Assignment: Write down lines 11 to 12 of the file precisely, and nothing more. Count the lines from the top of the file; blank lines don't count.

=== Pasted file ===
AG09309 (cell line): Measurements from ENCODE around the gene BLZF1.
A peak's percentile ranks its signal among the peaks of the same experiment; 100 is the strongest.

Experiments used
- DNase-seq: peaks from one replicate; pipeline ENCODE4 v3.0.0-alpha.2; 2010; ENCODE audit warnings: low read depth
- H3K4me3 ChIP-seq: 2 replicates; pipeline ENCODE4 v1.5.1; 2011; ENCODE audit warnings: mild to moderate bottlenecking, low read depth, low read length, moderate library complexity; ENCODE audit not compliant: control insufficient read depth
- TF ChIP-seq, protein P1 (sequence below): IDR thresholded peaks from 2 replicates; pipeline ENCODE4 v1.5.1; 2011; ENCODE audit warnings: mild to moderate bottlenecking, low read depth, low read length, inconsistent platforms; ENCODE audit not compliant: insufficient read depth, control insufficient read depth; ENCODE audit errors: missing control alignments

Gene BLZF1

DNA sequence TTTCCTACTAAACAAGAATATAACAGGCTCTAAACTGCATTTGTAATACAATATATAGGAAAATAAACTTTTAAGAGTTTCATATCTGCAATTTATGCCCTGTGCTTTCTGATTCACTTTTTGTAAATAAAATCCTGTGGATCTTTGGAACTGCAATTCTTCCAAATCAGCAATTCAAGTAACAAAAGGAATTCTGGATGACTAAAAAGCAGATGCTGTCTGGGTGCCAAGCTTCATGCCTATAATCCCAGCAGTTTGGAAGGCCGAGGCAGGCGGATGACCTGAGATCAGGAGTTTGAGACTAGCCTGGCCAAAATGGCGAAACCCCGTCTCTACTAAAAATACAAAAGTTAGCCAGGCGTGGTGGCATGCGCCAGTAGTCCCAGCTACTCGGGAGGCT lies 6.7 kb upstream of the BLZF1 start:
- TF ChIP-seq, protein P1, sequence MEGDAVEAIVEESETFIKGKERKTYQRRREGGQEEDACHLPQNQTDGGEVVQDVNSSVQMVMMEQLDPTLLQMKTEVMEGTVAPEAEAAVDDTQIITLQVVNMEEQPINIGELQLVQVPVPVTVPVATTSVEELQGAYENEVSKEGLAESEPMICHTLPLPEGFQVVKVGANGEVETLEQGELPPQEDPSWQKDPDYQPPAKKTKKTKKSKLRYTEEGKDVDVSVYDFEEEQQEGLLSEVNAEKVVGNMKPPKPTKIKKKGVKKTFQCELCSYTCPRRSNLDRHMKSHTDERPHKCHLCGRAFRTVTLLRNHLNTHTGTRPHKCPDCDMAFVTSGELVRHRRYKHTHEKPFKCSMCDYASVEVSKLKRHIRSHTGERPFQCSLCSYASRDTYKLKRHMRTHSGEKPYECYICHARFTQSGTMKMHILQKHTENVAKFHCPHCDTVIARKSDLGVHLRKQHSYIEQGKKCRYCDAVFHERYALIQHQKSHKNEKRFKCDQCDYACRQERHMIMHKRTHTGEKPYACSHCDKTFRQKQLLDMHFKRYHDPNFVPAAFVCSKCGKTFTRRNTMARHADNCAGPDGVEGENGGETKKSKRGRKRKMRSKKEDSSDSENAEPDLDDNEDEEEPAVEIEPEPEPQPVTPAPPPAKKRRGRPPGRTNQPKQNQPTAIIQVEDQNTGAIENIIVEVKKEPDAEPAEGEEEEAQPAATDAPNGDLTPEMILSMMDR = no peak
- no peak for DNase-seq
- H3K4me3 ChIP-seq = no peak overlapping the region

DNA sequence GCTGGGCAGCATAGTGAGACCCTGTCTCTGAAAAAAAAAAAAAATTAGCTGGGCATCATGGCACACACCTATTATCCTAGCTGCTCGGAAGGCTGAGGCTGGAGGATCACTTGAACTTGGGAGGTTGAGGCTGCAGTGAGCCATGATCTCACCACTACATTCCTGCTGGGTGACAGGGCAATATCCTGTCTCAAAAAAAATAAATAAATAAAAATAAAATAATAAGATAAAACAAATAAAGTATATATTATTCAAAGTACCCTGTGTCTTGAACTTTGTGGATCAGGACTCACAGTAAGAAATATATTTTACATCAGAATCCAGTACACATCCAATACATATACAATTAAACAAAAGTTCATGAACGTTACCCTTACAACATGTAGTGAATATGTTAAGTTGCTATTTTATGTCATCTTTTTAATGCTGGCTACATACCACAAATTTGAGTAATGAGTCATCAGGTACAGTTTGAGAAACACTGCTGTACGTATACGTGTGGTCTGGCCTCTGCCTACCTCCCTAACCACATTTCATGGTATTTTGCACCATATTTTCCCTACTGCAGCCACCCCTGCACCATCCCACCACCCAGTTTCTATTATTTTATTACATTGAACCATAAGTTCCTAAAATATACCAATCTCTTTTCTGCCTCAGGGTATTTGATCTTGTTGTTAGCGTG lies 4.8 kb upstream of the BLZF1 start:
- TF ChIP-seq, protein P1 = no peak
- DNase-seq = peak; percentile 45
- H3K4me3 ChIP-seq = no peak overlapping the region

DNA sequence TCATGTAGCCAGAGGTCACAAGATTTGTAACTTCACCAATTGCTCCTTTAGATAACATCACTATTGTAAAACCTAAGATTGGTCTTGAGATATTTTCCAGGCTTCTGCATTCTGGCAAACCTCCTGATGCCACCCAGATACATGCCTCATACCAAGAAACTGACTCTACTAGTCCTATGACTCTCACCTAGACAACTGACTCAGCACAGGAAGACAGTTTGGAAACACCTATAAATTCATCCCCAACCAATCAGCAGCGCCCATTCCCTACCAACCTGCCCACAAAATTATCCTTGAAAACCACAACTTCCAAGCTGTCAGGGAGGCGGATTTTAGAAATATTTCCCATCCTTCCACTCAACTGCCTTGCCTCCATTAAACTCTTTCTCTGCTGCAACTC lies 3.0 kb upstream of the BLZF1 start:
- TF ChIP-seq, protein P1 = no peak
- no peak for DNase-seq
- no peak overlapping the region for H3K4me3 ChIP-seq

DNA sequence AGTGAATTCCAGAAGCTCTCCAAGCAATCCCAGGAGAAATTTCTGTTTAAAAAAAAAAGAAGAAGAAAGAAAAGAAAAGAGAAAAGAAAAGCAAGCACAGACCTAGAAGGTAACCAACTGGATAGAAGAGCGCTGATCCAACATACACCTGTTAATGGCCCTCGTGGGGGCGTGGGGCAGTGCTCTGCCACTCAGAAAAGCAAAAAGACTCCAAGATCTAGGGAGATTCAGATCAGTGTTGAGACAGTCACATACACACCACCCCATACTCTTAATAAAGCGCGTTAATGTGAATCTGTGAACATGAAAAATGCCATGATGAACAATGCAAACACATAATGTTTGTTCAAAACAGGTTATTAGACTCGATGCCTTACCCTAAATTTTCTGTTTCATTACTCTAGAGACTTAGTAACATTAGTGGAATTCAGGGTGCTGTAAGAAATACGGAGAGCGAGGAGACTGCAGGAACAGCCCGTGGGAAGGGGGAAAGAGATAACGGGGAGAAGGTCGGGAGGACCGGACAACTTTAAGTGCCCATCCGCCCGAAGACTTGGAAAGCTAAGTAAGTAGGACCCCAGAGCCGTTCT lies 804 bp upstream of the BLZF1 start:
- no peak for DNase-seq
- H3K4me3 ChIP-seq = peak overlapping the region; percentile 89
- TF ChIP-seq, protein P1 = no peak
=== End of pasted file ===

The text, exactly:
- H3K4me3 ChIP-seq = no peak overlapping the region

DNA sequence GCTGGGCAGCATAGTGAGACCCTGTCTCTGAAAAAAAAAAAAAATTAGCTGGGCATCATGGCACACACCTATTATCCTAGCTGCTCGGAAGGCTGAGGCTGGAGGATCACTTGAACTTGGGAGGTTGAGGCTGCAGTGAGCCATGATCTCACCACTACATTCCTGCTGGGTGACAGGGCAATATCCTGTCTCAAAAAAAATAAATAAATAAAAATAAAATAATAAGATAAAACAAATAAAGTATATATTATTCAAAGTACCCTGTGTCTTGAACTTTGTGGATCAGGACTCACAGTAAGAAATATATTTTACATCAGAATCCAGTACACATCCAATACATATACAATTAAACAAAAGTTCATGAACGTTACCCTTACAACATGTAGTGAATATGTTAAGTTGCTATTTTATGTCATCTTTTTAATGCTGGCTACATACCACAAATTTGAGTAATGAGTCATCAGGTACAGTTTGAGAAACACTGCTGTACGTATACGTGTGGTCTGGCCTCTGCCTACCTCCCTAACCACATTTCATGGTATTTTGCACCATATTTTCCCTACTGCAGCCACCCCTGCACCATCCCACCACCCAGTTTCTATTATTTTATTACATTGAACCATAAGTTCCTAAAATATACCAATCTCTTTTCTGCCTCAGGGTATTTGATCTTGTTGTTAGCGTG lies 4.8 kb upstream of the BLZF1 start: